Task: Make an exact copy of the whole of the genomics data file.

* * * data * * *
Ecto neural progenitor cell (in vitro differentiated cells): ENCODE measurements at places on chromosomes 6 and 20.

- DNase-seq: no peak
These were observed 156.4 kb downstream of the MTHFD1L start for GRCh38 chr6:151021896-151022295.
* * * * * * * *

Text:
Ecto neural progenitor cell (in vitro differentiated cells): ENCODE measurements at places on chromosomes 6 and 20.

- DNase-seq: no peak
These were observed 156.4 kb downstream of the MTHFD1L start for GRCh38 chr6:151021896-151022295.